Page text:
The community college said that their radio courses started in May each year, and no way would they accept applications in between, so there! We next visited a commercial college downtown and met their rather grand principal, who I picked as a semi-destitute phoney. “Oh yes, we can start Alan right away in our radio servicemans course. Payment in advance please; Room 22 at 6 pm, 3 nights a week. Your instructor is fully experienced and licensed as a radio operator by the Post and Telegraph Department.”
I arrived at 5.30pm on the ﬁrst evening and found nobody at Room 22 until 6:30. Finally, 4 students turned up and at 6:45 p.m. our instructor arrived, smelling strongly of that demon liquor. I was not introduced, but was asked if I had any questions. My first was the reason for the late start. The other students giggled, and whispered that “the pubs don’t close until 6.” Apparently the tardy arrival of the instructor was accepted by all.
We started in on a harangue by our teacher about how one went about tuning a spark transmitter to a ship’s antenna, including the choice of ‘jars’. I raised my voice and asked what this item was, and was derisively informed it was the tuning capacitor unit. At 7:30 we were asked for any questions, so I requested a drawing and explanation of an automatic volume control circuit of a receiver. It was obvious that our instructor probably knew more about the mating habits of gnus. This ended my career as a pupil.
The next morning Mum and tcalled on the Principal in his grandiose otﬁce and asked for our money back. This was refused in a most blunt manner, so Mum and I decided there and then we would call in the services of our secret weapon – Dad – who later in the day met with the Principal. He apparently believed Dad’s offer to dismantle the establishment if cash (no cheques please) was not immediately forthcoming.
A council of war over the dinner table that night decided that I should go around to used what I believed would be instructive in the subjects I needed, with my old Stewart-Warner serviceman, Roscoe Turner, helping out with any hard parts. And that was the plan of action. My bibles were “The Radio Manual” by George E. Sterling, and “Radio Fundamentals” by a Professor Terman from Stanford University. l still have “The Radio Manual”. The secrets of AVC and other more modern developments were supplied by one Hugo Gernsback.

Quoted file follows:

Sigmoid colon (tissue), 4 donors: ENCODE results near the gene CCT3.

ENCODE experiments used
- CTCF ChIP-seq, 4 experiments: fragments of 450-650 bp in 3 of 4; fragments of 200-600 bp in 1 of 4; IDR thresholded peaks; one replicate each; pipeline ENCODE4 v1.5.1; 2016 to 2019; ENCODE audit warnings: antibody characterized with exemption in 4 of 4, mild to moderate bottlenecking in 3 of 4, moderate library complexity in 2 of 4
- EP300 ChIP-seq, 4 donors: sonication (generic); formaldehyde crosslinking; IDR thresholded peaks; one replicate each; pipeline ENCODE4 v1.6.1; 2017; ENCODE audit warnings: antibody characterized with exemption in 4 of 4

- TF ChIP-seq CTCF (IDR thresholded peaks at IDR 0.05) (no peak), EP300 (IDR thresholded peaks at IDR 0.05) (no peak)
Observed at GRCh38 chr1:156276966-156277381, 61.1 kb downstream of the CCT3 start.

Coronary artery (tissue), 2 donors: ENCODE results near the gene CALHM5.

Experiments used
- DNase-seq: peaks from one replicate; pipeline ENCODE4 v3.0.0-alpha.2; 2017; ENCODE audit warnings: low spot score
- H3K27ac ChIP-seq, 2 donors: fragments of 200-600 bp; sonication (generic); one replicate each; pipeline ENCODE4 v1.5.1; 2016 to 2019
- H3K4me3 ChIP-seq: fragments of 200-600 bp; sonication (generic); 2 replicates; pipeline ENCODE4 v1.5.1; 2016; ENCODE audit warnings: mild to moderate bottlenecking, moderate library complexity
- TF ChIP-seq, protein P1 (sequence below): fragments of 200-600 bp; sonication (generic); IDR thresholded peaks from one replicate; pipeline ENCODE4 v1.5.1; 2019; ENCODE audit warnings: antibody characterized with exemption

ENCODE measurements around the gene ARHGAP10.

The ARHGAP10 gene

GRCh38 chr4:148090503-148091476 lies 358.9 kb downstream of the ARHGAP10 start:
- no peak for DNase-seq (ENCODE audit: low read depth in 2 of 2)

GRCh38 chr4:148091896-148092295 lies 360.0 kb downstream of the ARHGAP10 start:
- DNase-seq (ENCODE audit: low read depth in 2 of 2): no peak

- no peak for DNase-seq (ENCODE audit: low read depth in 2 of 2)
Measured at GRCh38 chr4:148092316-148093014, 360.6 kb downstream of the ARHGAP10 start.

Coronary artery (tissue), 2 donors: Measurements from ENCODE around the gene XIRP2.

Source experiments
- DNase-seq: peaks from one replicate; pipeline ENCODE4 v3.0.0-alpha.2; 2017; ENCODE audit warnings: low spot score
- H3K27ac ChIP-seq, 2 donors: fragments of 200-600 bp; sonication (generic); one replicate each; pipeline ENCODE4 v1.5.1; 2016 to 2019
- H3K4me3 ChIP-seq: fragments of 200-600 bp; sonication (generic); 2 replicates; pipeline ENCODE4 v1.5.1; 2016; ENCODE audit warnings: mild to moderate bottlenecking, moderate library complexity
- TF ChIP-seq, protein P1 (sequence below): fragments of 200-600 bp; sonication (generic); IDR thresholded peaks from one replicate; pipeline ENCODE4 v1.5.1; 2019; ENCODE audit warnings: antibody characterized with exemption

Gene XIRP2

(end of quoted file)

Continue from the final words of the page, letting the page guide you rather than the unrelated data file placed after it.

My ﬁrst radio position was in March 1936, and one Albert Yates, the head radio serviceman, kept me on track. More about Albert later. I discovered at No. 35 on our street a small cottage made from automobile crates – a not unusual source of timber as new vehicles shipped to New Zealand had to be crated by order of the insurance companies. The most magical part of No. 35 was a longwire antenna with two Zeppelin feeders. I knocked on the front door one evening and asked a kindly Mrs Jones whether there was a ham transmitter living there. “Indeed yes, my son Montague William Sidney Jones. Just one moment please.” Very soon there was Mont, stretching out a hand of welcome. I was 15 and Mont was 32. He worked in a city bank, but lived only for the evenings and weekends and his ham transmitter. We were pals for over 30 years until Mont left us with a sudden heart attack. There was no age gap. His sense of humour and youthful interest in radio never changed.
On this ﬁrst night I was introduced to Mother and Pater of this very English family and also to Mont’s two sisters. Pater’s principal hobby was playing a one-stringed ﬁddle, accompanying the permanent classical music program heard on the NZ government radio stations. Mont led me into his bedroom, about 7 feet square, which apart from the bed and a small wardrobe also contained the transmitter and operating table. Some ZL hams gained worldwide prowess on 40 and 20 metres, the rest operated on 80 metres CW and phone, with most crystal controlled so that each ham was quickly identiﬁed by his frequency, poor or excellent phone quality, or the XYLs who took over regularly from their husbands. Mont’s ambition was to have the maximum power permitted – 100 Watts input – that could be translated by careful design and construction into 80 Watts in the antenna, but most importantly, to have broadcast sound quality at 100% modulation. Already we were both on the same wavelength, particularly when I learned that hams on 80 meters could play two sides of a phonograph record each hour. This was not quite as interesting as my broadcast pirating escapades (which horriﬁed Mont no end), or the VK hams in Australia who were
permitted to use the top end of the broadcast band between 11pm and daylight for continuous musical programs.